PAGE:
It is difficult to supply plants with readily available phosphorus because of the insolubility of many phosphorus compounds (2). Whenever orthophosphoric acid species are present in a solution, all the heavy metals, calcium, and magnesium form progressively insoluble phosphate salts as the pH increases (3). At high pH, all of the phosphate is expected to be precipitated as long as there are excess cations to form these insoluble salts. In this post, we are going to talk about how this problem exists mainly in organic hydroponics and how we can solve it by efficiently using organic sources of phosphorus.
Phophorus in traditional hydroponics
In hydroponic systems that are not organic, soluble phosphorus salts are used to provide the phosphorus necessary for plant growth. These salts are all synthetic and are therefore not allowed for use in organic crops. They are mainly mono potassium phosphate (MKP) and mono ammonium phosphate (MAP). At the concentrations generally used in hydroponics – 25-100 ppm of P – at a pH of 5.8-6.2 and in the presence of chelated heavy metals, the phosphorus all remains soluble and there are rarely problems with phosphorus availability that are directly related to the P concentration in solution. However, when trying to move to an organic hydroponic setup where we want to avoid the use of all these synthetic salts, we run into big problems with P availability.
Organic soluble phosphorus fertilizers
The first problem we find is that there are no organic sources that are equivalent to MAP or MKP. However, there are thankfully some highly soluble organic sources that contain significant amounts of P. Some guano sources are particularly high in P, especially Seabird Guano (0-11-0), while some vegetable sources like corn steep liquor (CSL) (7-8-6) can also have high phosphorus (1, 9).
However, these sources do not only contribute phosphorus but will also contribute a variety of different substances that need to be taken into account when considering them for use. In the case of CSL, very high lactate and organic nitrogen levels imply that you will need to prepare an appropriate compost tea to use this in a nutrient solution. I wrote a blog post about a paper that describes how to make such a preparation.
In the case of seabird guano, a lot of calcium is also provided (20%) so we also need to take this into account in our formulations. Using 3g/gal of seabird guano will provide you with a solution that contains 38ppm of P and 158ppm of Ca, although not in exactly readily available form – as MKP would provide – it will become available much easier than insoluble phosphate amendments. Seabird guano applications should be enough to completely cover both the P and Ca requirements of most flowering plants. The seabird guano also includes a lot of microbial activity, which will reduce the oxygenation of the media when it is applied, reason why you need to be careful with the aeration properties of your media (as I mentioned in this post).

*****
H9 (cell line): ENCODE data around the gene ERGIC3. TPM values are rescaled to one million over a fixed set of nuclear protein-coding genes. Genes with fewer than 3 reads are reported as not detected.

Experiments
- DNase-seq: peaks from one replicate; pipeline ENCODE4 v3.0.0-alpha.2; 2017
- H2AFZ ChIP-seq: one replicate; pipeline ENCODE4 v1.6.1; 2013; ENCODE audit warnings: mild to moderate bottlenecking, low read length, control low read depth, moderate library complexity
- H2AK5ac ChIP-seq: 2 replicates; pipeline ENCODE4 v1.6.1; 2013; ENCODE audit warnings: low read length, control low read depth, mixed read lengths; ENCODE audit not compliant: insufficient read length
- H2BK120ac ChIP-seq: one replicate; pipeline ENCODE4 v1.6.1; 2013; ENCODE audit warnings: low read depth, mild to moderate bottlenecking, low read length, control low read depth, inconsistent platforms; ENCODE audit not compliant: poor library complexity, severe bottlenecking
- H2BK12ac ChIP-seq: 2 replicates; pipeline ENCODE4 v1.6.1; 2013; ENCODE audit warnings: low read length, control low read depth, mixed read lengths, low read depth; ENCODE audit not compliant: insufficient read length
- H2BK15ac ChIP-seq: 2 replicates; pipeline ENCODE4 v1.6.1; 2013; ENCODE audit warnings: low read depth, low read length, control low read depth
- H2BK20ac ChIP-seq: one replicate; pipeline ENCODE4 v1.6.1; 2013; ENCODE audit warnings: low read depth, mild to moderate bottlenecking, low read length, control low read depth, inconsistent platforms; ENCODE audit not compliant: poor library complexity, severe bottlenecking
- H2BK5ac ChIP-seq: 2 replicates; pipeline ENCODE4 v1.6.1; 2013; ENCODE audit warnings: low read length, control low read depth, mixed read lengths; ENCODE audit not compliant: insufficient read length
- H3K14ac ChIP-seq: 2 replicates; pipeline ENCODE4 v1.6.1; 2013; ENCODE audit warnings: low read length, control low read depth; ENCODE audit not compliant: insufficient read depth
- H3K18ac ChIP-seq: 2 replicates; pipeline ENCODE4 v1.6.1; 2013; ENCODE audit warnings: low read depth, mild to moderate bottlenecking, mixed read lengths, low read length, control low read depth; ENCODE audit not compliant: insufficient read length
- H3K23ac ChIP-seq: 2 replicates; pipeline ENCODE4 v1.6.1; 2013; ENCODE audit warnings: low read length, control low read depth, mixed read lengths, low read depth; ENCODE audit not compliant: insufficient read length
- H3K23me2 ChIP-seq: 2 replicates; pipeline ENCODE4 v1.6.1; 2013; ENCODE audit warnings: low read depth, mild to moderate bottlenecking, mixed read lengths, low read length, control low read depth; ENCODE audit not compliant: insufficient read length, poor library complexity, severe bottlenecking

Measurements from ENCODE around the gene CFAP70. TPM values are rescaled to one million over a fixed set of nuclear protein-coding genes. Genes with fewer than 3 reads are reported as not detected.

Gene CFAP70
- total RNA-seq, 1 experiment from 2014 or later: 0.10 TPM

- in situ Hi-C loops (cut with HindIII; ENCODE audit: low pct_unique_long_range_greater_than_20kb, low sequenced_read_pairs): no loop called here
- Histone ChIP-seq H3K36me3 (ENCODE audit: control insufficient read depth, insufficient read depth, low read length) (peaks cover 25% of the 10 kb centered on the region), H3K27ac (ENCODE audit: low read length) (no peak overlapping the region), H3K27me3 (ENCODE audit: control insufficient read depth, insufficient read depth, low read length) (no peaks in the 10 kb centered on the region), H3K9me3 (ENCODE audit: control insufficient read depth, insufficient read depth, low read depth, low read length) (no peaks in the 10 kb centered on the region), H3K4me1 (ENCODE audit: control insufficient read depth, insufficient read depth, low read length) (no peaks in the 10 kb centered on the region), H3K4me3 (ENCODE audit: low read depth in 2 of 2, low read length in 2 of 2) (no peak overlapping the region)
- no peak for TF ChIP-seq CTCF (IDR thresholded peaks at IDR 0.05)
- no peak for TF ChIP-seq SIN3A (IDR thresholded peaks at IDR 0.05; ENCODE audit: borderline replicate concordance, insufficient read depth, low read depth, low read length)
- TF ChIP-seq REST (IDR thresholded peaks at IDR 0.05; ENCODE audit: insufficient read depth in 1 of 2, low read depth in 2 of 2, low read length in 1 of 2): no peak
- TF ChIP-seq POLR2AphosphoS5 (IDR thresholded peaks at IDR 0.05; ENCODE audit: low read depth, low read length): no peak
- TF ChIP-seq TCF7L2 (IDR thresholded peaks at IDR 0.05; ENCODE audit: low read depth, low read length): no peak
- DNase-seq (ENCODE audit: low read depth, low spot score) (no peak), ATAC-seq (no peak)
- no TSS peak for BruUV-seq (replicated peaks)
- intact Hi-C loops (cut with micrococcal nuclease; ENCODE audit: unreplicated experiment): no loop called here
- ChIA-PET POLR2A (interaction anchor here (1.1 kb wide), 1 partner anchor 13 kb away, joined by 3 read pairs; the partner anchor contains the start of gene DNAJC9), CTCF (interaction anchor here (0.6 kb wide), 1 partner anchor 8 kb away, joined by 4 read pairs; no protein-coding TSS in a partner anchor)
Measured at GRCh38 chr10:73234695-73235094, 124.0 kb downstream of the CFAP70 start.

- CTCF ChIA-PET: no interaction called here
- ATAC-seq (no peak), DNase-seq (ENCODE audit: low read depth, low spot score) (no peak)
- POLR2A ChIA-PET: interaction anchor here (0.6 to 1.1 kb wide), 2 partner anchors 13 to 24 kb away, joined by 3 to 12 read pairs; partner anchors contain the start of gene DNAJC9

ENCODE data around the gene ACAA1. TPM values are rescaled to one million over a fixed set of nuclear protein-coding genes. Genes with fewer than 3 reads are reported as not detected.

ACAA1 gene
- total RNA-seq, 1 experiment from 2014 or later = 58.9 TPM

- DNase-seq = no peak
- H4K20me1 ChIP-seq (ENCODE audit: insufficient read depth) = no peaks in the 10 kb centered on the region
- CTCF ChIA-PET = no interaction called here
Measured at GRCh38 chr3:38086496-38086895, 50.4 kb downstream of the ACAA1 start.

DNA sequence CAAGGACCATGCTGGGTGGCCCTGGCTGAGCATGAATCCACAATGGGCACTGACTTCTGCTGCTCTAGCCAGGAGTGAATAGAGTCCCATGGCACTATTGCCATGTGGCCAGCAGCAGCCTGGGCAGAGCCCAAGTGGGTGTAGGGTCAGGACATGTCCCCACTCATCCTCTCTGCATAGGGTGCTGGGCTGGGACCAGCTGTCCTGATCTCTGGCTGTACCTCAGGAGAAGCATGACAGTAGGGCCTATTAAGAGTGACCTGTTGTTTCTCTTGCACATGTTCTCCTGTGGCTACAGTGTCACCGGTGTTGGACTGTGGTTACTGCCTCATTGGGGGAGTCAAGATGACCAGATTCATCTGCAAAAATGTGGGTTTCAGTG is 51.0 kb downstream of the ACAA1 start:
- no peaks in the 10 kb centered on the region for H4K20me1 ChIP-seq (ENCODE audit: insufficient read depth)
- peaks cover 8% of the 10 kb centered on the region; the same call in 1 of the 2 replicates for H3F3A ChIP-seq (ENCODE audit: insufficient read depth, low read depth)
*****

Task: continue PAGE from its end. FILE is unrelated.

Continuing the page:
These organic sources of P might also contain significant amounts of heavy metals. Seabird guano can be notable for having significant levels of cadmium (4, 5) so make sure you have a heavy metal test of the soluble P source you intend to use to ensure you’re not adding significant amounts of heavy metals to your crops.
Insoluble organic phosphorus amendments
Besides these soluble organic phosphorus sources, we also have the possibility to use mineral amendments that can be directly incorporated into the media from the start. These sources offer us some additional advantages relative to the pH and nutrient stability through time, which are not offered by using the soluble solutions. The most common amendments available in this area are rock phosphates and bone meal. Not all rock phosphates and bone meal sources are created the same though, rock phosphates mined across the world can differ in their carbonate content, which can greatly affect their solubility. These amendments are generally used at around 60-120mL per gallon of soil.
Plants, however, will respond to low P in their root zone by releasing organic anions that can chelate metals and slowly dissolve these phosphates (6). Tests by adding organic acids directly do show that not all acids are the same and some are much more effective than others. In this article (7), the authors showed that oxalic acid was more effective than citric acid in making P available from a rock phosphate source. Malic acid, a very important organic acid for plants (8), can also be used for this purpose and is preferable to oxalic acid. This is because oxalic acid is not only toxic to humans but can also strongly precipitate metals like iron, which are also needed by plants.
From the literature, we can conclude that adding these acids ourselves in concentrations of around 1mM, can be a good way to help solubilize P contained in these rock phosphate amendments. Watering with a solution of citric or malic acid at 150mg/L (567mg/gal) can help free these rock phosphate amendments and contribute to plant absorption of both the phosphorus and the calcium that is bound with it. Alternatively, we can also use fulvic acid at 40mg/L to achieve a similar effect (10).
While there are no easy replacements for phosphorus in organic hydroponics, there are some satisfactory solutions. Soluble phosphorous sources like CSL and seabird guano can be used to provide large amounts of soluble P when required, while solid amendments like rock phosphate and bone meal can provide a sustained release of these nutrients with time, also increasing the pH stability of the media. While using only soluble sources can be the easiest initial transition from a purely hydroponic crop, it will also be harder to manage due to the effects on media pH that such applications might have. A combination of both approaches – soluble applications and amendments – can often be the most successful when implementing an organic hydroponic approach.